C++ is much higher level than C, in spite of manual memory management and bare pointers (though both can be hidden.)  The notionally "object oriented" facilities of C++ make a vast difference compared to programming in C.

C++ is a curious language in that it is simultaneously lower level than, say, C# and Java (with automated memory management and no bare pointers), and higher level due to the power of templates.

Though I'm not sure "high level" vs "low level" is particularly useful to consider, outside of gross distinctions like Assembly being (obviously) low level and, say, Haskell being (obviously) high level.

Quote from AntC on August 6, 2019, 11:26 am

it was a delight to discover that all the things I'd been awkwardly doing in C to make the code more manageable (using structs to define types, using function pointers to implement polymorphism, using composition of structs with function pointers to resemble inheritance and polymorphism) were now easy-to-use built-in parts of the language. That's the benefit of object oriented programming -- it makes improving cohesion and coupling easier than doing it in non-OO procedural languages. I.e., it's an iterative refinement to procedural programming.

Using structs to define types is emphatically not a feature specific to OO. Polymorphism is emphatically not a feature specific to OO. Taking functions as first-class is emphatically not OO. (Using pointers to functions is not HLL and not first-class and not OO: BCPL was doing it in 1965.) Combining functions with 'data' into structs is emphatically not a feature specific to OO. You could hide the low-level cruft away in protected libraries, then give end-users something like a HLL interface.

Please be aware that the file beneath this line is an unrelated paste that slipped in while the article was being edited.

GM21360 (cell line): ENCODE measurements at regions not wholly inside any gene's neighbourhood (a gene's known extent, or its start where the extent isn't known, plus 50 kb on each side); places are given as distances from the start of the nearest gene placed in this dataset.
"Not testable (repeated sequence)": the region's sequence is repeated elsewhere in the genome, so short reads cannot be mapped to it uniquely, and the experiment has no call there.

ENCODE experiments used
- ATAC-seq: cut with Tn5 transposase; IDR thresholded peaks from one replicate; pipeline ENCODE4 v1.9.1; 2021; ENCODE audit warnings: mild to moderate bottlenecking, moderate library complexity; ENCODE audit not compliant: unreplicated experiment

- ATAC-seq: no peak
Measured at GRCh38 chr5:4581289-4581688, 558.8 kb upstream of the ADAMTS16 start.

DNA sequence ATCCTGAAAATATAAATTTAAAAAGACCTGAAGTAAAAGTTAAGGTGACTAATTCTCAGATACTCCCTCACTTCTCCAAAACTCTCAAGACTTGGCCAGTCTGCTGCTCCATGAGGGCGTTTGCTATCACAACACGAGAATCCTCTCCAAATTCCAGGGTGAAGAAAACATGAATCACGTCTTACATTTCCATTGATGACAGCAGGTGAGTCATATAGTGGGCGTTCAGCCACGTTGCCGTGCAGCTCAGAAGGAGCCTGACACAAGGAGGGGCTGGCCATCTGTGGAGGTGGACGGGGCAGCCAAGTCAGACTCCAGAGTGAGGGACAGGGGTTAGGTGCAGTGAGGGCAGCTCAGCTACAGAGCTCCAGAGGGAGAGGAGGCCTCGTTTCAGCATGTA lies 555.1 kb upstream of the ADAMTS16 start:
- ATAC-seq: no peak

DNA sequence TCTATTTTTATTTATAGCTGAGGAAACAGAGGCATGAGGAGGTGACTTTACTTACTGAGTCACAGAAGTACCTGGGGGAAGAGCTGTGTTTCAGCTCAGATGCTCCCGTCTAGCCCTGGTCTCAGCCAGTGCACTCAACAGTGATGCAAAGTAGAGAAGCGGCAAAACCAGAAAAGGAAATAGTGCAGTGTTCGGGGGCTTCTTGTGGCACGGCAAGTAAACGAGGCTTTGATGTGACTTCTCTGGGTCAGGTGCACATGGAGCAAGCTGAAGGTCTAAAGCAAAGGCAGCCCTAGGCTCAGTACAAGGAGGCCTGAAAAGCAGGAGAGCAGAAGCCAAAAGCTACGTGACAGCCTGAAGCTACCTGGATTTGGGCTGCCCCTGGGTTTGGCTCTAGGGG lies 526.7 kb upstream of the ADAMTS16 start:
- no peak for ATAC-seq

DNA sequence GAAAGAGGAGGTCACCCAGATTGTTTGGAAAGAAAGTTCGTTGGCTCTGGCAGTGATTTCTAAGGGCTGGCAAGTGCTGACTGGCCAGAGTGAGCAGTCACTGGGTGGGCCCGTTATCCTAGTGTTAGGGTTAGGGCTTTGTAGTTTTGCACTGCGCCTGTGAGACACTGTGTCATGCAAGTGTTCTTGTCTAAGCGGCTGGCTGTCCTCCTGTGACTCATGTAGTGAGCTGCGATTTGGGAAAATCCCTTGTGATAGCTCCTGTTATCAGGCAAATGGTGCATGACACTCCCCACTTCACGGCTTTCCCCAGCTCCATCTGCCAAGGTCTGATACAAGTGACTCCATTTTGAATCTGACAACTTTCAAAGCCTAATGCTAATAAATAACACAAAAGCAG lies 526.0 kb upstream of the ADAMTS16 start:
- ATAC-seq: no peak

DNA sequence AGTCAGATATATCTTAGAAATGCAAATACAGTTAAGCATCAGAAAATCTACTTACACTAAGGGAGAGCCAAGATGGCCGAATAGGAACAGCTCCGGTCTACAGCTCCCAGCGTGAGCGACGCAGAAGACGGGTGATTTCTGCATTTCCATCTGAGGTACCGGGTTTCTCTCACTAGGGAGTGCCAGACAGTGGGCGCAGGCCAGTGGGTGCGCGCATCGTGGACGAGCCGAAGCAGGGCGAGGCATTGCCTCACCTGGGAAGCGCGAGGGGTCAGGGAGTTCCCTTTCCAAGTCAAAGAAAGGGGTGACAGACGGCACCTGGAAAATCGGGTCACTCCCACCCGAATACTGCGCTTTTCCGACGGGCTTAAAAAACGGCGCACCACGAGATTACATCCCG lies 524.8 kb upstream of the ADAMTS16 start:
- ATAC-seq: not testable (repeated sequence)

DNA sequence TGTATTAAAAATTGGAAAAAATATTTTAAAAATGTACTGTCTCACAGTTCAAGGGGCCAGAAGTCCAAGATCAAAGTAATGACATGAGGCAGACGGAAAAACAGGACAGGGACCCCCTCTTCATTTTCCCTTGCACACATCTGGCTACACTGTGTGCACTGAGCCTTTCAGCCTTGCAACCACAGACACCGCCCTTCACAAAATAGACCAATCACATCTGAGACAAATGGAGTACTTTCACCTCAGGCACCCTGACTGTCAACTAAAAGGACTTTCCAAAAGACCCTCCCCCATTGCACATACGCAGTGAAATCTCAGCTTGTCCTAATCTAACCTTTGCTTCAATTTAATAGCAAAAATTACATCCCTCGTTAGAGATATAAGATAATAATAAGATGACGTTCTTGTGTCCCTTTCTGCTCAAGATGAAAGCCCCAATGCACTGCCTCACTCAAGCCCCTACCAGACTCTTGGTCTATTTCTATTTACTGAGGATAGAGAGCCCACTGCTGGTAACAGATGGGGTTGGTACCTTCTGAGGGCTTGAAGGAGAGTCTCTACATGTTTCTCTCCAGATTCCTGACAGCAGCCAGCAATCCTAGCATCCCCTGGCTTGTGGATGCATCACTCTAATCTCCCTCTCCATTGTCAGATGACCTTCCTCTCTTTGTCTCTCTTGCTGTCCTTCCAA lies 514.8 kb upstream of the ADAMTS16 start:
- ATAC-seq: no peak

I'm not disputing those features are powerful abstractions for organising programs. In C++ they're far too low-level to be reliable as abstractions. (Unless you wrap it in type system bolt-ons like generics/templates, and even then ...)

Using bare structs to awkwardly define types was a painful characteristic of raw C, significantly improved by "new structs" aka classes in C++.

No one suggested that polymorphism, first-class functions, etc., are unique to object orientation, which is typically characterised by the presence of all three of encapsulation, inheritance and polymorphism. These three may be found in other paradigms too. What was notable was that adding these to bare C (C++ and Objective C) made C so much better.

In C++ they're not too low-level to be reliable as abstractions but the assumption is you're using generics and templates, though C++ without these is still much superior to C. Yes, C++ is potentially brittle and requires more diligence than, say, Java or Smalltalk or C# to "get it right", but it is what it is.

Quote from AntC on August 6, 2019, 11:26 am

Is it possible you're actually a Functional Programmer masquerading as something else, and you're not Truly OOTM at all?

I'm not really sure what that means, but capable multi-paradigm programmers are almost inevitably appreciative of functional programming and object oriented programming, and tend to blend the best features of both -- as applicable, and where possible -- in their object oriented code. For example, I don't know any good "true" object oriented programmer who doesn't try to minimise and encapsulate statefulness.

I'm the forum administrator and lead developer of Rel. Email me at dave@armchair.mb.ca with the Subject 'TTM Forum'. Download Rel from https://reldb.org